ONGC strikes shale gas with maiden well
28 January 2011
New Delhi: In a major breakthrough for this energy-starved nation, state-owned Oil and Natural Gas Corporation (ONGC) said yesterday it had struck natural gas reserves in its maiden well drilled to tap shale gas in West Bengal. This is the first such discovery in sedimentary shale gas rocks outside the United States and Canada.
"ONGC created an exploration landmark when gas flowed out from the Barren Measure shale at a depth of around 1,700 meters, in its first R&D well RNSG-1 near Durgapur at Icchapur, West Bengal," the company said in a statement here.
"The well RNSG-1 was drilled down to a depth of 2,000 meters. The Barren Measure Shale, which is the main target, was encountered from 985 to 1,843 meters," it said.
The well is still under assessment.
Shale gas is turning out to be a major source of unconventional energy and already contributes nearly 17 per cent of the total gas production in the United States.
Initial studies in the country have indicated promising shale sequences in well explored basins like Damodar, Cambay, and Krishna Godavari and Cauvery basins. Their commercial viability is currently being assessed.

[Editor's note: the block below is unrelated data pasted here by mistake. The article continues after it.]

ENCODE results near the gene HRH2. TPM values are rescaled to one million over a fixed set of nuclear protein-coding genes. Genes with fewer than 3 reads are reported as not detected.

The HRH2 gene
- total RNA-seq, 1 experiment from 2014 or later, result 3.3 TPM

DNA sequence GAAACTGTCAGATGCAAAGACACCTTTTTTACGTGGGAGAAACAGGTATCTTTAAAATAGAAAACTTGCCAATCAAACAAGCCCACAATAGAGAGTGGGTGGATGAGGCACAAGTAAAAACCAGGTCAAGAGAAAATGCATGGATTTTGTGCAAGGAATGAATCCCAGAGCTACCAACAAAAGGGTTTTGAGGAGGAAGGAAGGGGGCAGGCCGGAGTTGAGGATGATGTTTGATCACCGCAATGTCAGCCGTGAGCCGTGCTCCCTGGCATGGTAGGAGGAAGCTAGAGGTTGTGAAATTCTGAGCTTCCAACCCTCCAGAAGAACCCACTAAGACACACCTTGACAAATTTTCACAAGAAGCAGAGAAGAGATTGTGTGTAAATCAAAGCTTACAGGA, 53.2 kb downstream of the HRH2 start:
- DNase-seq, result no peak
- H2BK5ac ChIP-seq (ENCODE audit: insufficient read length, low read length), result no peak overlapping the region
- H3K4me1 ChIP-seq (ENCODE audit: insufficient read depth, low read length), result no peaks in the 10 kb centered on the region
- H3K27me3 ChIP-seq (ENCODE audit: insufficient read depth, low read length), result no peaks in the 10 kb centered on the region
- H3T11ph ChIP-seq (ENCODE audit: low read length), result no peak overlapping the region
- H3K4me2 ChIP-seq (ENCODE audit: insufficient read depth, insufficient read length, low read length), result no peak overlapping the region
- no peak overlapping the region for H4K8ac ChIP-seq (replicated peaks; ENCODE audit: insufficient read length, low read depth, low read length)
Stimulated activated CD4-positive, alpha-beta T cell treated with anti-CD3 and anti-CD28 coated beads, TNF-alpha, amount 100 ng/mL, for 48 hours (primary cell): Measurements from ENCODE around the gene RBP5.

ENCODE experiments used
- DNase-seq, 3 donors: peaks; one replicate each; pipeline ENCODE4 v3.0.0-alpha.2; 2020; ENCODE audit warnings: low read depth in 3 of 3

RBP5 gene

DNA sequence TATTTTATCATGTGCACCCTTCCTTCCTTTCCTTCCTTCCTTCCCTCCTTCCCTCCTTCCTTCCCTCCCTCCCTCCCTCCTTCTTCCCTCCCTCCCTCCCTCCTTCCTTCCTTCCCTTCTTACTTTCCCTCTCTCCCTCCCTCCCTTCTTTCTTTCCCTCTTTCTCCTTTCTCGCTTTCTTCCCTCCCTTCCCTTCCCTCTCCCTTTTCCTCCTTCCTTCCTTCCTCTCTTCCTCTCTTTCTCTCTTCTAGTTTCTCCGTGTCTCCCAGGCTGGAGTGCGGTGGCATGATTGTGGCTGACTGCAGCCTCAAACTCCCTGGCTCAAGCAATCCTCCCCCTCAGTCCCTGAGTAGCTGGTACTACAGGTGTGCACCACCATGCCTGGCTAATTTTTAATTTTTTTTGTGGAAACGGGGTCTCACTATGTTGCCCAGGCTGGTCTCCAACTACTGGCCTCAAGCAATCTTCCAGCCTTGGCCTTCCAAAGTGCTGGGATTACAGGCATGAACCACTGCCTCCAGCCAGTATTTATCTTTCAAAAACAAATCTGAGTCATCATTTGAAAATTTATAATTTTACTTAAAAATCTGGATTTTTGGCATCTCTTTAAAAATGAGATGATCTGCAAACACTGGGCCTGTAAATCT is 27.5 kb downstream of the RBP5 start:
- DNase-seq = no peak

ONGC decided to explore the Damodar Basin first as it was already working there for Coal-Based Methane projects. The Damodar Basin has some natural advantages given the shallow nature of its shale formations, and abundant water availability. Water is a pre-requisite for doing massive hydrofracturing.
Hydrofracturing is a well development process that involves injecting water under high pressure into a bedrock formation via the well in a bid to extract natural gas from previously impermeable shale.
Also known as Hydraulic fracturing the process utilizes millions of gallons of water, sand, and chemicals injected at high pressure into horizontally drilled wells, some as far as 10,000 feet below the surface. The pressure causes the shale to 'crack'. These cracks or fissures are held open by the sand particles and chemical propants, which then allow the natural gas to escape from the shale and to the well.
The R&D project, which involved drilling of four wells in Damodar Basin -- two wells in Raniganj sub-basin in West Bengal and two wells in North Karanpura sub-basin in Jharkhand, was operationalised with the help of Schlumberger.
"The estimated expenditure is about Rs168 crore and the total project is expected to be completed within 520 days," ONGC said.
The successful R&D pilot testing of first ever shale gas will encourage further explorations in well explored Cambay, KG, Cauvery and Assam-Arakan Basins for shale gas formations.